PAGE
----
$17.9 million to support Career Technical Institutes, which help close skills training gaps by expanding access to vocational education.

$5 million for Registered Apprenticeship Programs, quadrupling the investment to continue thousands of placements for registered apprentices in fiscal year 2024, building on the Governor’s proposed expansion of the apprenticeship tax credit. This is a $4 million increase from FY23.

$1.15 million for the Healthcare Worker Training and AFL-CIO Workforce Development programs.

$16.2 million for Youthworks, subsidizing wages for summer jobs for at-risk youth and facilitating career development for 14- to 25-year-olds to reduce juvenile delinquency and young adult homelessness. At this level, Youthworks anticipates connecting approximately 3,600 youth with employment during the summer and school year.

“I am in full support of offering free community college in collaboration with the MassReconnect program. This game-changing opportunity would allow students, 25 and up who have not yet earned a college credential, to return to college to complete their degrees and gain valuable skills to support their careers, enhance their quality of life, and boost Bristol County’s economy,” said Dr. Laura L. Douglas, President, Bristol Community College. “Following World War II, opportunities to attend college became more available to our citizens like never before. These similar investments in degree attainment led to the Mass Higher Education Era, which afforded our nation the knowledge and skills to become a great leader in education levels and economic development.”

“Bunker Hill is proud to be one of the most diverse colleges in Massachusetts, and our average student is over the age of 26. While we are also the most affordable community college in the state, we see far too often how cost is major barrier for students, especially adult students, many with family obligations, to begin and finish their educations. The MassReconnect Program will be a gamechanger for community colleges and hundreds of thousands of Massachusetts residents. I’m grateful to Governor Healey and Lieutenant Governor Driscoll for making these historic investments in our Commonwealth’s future.” -Dr. Pam Eddinger, President, Bunker Hill Community College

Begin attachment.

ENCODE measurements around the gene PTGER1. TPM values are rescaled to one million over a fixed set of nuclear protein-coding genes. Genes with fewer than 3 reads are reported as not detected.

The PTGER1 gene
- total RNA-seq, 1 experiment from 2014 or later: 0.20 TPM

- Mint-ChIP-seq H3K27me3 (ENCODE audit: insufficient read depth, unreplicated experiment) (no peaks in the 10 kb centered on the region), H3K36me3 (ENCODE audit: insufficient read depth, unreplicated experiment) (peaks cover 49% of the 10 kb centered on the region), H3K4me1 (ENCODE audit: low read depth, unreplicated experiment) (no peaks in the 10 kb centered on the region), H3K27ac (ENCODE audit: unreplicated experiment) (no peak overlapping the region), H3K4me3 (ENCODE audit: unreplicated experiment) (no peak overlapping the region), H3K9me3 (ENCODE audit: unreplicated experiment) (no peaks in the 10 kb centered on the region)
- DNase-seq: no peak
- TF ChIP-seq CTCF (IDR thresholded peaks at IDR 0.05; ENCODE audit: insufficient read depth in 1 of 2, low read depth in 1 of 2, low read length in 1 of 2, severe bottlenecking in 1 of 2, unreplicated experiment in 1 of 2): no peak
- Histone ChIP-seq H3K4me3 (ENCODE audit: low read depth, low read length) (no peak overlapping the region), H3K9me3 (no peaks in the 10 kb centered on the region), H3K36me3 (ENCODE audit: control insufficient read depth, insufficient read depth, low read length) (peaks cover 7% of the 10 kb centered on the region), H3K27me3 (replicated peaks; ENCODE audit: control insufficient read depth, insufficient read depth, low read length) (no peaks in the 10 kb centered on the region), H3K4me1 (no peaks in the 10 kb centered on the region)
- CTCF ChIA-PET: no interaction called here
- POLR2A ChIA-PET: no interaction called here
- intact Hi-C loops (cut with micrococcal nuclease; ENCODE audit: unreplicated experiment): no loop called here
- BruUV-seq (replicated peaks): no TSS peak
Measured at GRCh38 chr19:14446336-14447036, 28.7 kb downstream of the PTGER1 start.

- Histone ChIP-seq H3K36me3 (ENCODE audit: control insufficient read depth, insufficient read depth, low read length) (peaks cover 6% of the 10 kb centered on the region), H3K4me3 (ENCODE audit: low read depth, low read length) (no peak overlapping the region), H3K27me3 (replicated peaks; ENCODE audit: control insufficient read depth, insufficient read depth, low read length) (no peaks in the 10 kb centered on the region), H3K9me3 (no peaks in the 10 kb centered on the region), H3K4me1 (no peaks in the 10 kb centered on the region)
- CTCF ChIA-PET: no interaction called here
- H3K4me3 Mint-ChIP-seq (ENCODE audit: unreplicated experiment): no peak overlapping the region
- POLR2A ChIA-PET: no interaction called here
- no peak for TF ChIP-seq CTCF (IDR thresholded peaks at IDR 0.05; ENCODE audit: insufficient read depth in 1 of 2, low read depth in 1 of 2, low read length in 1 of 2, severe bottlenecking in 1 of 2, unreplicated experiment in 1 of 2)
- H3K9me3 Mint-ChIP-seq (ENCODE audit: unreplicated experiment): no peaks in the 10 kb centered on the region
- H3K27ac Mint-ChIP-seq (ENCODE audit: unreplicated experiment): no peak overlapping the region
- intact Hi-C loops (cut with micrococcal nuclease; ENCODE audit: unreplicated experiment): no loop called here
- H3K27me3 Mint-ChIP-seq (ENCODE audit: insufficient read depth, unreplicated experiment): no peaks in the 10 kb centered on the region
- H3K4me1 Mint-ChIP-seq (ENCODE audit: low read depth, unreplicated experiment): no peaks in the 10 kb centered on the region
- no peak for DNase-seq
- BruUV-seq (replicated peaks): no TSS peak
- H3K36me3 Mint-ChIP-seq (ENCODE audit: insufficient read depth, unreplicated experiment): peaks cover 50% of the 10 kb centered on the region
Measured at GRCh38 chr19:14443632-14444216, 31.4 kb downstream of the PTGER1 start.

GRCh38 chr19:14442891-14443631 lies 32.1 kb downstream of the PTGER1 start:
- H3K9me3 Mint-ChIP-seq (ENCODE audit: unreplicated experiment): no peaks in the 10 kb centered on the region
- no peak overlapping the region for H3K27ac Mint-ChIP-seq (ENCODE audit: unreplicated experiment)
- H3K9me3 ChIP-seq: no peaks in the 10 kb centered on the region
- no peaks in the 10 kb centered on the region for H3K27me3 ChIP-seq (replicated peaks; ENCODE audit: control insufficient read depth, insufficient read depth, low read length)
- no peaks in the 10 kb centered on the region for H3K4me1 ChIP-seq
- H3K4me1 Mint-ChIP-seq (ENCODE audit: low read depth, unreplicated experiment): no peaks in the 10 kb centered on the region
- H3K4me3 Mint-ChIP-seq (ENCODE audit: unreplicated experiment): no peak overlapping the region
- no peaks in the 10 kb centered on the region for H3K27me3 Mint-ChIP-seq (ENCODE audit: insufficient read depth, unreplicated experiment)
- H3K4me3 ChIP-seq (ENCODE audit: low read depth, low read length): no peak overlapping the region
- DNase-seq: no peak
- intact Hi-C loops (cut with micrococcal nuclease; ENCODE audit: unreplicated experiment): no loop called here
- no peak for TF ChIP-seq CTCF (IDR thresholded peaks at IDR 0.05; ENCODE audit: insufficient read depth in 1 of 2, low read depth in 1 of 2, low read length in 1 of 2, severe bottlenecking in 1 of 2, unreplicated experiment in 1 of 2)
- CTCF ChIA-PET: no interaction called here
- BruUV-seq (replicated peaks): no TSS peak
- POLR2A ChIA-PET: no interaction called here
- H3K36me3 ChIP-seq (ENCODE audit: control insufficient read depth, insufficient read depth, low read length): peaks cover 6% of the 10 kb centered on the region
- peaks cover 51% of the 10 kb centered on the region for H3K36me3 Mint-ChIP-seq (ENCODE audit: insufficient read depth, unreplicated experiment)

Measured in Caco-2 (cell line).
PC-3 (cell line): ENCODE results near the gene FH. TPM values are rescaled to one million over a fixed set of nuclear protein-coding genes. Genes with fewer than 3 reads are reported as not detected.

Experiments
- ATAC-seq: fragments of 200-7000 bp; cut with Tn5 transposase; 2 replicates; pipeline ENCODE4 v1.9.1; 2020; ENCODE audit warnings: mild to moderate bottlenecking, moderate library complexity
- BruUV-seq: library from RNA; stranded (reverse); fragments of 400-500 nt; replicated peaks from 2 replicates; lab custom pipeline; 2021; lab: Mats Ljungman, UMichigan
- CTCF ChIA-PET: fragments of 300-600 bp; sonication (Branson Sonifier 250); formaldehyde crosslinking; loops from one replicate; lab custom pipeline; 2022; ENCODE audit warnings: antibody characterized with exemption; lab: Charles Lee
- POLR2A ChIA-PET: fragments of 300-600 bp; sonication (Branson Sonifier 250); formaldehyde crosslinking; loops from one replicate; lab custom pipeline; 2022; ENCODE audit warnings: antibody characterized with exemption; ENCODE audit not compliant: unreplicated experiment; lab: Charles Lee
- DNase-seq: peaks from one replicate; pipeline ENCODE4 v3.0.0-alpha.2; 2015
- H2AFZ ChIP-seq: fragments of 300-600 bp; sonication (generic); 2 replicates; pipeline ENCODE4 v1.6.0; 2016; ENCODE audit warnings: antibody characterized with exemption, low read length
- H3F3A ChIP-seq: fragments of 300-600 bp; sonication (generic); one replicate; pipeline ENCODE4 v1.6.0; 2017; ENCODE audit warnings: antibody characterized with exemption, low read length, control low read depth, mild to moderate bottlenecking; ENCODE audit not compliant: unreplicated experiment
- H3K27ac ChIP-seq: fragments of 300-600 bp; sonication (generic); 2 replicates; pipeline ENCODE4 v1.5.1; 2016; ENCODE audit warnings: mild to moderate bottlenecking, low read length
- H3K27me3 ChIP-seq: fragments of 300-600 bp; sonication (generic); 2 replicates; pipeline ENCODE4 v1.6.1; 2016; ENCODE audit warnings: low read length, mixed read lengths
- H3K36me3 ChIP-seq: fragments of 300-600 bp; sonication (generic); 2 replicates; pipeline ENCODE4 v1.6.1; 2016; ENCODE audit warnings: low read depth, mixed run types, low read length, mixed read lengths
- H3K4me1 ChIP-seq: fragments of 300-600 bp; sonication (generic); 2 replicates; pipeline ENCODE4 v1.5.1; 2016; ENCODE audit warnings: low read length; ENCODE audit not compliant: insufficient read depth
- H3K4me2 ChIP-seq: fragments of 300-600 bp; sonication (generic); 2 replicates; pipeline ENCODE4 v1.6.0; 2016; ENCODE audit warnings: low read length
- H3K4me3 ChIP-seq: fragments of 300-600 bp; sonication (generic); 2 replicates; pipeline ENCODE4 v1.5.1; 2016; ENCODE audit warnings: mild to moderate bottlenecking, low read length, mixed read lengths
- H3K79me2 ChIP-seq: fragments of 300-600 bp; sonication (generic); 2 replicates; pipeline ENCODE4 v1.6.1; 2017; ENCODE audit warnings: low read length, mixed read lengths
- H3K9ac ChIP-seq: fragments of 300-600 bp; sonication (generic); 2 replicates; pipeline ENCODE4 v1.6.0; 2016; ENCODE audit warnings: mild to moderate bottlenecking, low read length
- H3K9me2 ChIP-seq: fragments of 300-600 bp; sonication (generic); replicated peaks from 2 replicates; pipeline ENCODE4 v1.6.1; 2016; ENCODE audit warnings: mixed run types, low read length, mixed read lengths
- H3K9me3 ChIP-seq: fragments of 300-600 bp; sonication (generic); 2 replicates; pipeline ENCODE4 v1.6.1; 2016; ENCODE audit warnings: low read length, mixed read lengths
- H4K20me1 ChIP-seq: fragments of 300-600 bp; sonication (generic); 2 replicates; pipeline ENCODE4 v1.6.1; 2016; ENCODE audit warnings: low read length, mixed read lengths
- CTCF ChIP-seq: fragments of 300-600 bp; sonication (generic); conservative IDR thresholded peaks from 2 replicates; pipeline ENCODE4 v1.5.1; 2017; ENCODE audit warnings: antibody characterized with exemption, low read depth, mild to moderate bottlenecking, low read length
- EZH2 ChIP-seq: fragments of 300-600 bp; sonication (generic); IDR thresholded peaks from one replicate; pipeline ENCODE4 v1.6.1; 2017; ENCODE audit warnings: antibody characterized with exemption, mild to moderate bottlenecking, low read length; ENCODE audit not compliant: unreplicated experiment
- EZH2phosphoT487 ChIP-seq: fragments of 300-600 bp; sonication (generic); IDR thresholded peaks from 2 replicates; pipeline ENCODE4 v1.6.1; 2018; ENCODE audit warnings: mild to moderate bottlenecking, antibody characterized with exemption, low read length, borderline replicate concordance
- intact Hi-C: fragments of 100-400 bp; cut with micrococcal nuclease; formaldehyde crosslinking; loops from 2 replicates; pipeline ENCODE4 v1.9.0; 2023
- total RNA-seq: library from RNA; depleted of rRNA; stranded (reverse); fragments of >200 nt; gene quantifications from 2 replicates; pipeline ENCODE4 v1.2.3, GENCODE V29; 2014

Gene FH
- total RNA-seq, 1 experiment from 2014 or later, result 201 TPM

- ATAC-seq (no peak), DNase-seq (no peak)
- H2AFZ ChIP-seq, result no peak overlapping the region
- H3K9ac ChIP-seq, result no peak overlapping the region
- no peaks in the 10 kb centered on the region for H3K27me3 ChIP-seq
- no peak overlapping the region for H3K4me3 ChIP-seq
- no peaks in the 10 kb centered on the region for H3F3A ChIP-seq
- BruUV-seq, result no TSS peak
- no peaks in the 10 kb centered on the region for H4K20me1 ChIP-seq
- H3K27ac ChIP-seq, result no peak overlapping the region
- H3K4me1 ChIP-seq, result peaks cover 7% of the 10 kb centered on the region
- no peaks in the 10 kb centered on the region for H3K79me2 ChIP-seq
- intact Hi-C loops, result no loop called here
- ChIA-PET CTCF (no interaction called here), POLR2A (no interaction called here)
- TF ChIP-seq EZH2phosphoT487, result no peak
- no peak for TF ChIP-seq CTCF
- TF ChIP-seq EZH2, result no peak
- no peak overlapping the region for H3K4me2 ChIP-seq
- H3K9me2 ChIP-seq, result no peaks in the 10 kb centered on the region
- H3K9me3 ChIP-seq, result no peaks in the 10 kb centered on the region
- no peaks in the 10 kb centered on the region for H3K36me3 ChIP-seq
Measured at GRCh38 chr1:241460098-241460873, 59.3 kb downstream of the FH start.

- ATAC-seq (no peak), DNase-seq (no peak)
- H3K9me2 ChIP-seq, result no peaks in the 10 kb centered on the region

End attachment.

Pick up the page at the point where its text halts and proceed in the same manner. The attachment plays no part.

“Our research indicates that there are 30,000-plus chronically unfilled tech-related jobs in the Commonwealth. Better alignment of Community College career preparation and Innovation Pathways are two important tools to ensuring Massachusetts employers have access to the skilled workforce they need. The Massachusetts High Technology Council is pleased the Governor proposes investing in programs that expand educational and career opportunities for Massachusetts students and adults while supporting our innovation economy.” -Elizabeth Mahoney, VP of Policy & Government Affairs, Mass High Tech Council

“While Massachusetts boasts the most educated population in the country, there are roughly 1.8 million individuals across the Commonwealth aged 25 and up who have a high school diploma or equivalent but no higher education credential. Thanks to the vision and leadership of Governor Healey and Lt. Governor Driscoll, MassReconnect opens the doors to a college education for adults across the Commonwealth while simultaneously helping to build a skilled workforce pipeline for industries across the state.” – Nate Mackinnon, Executive Director, Massachusetts Association of Community Colleges

“This budget marks further proof that Massachusetts under the Healey-Driscoll Administration is a growing leader in ensuring that historically underserved students are better able to achieve the college and career success that’s critical for them, for the workforce, and for our Commonwealth broadly.” -Erika Giampietro, Executive Director, MA Alliance for Early College

“Massachusetts businesses are struggling to find workers with the skills needed for open positions, and that negatively impacts our near and long-term competitiveness. It’s great to see the Healey-Driscoll Administration prioritize making education and job training more affordable and accessible for all.” -Jay Ash, President and CEO, Massachusetts Competitive Partnership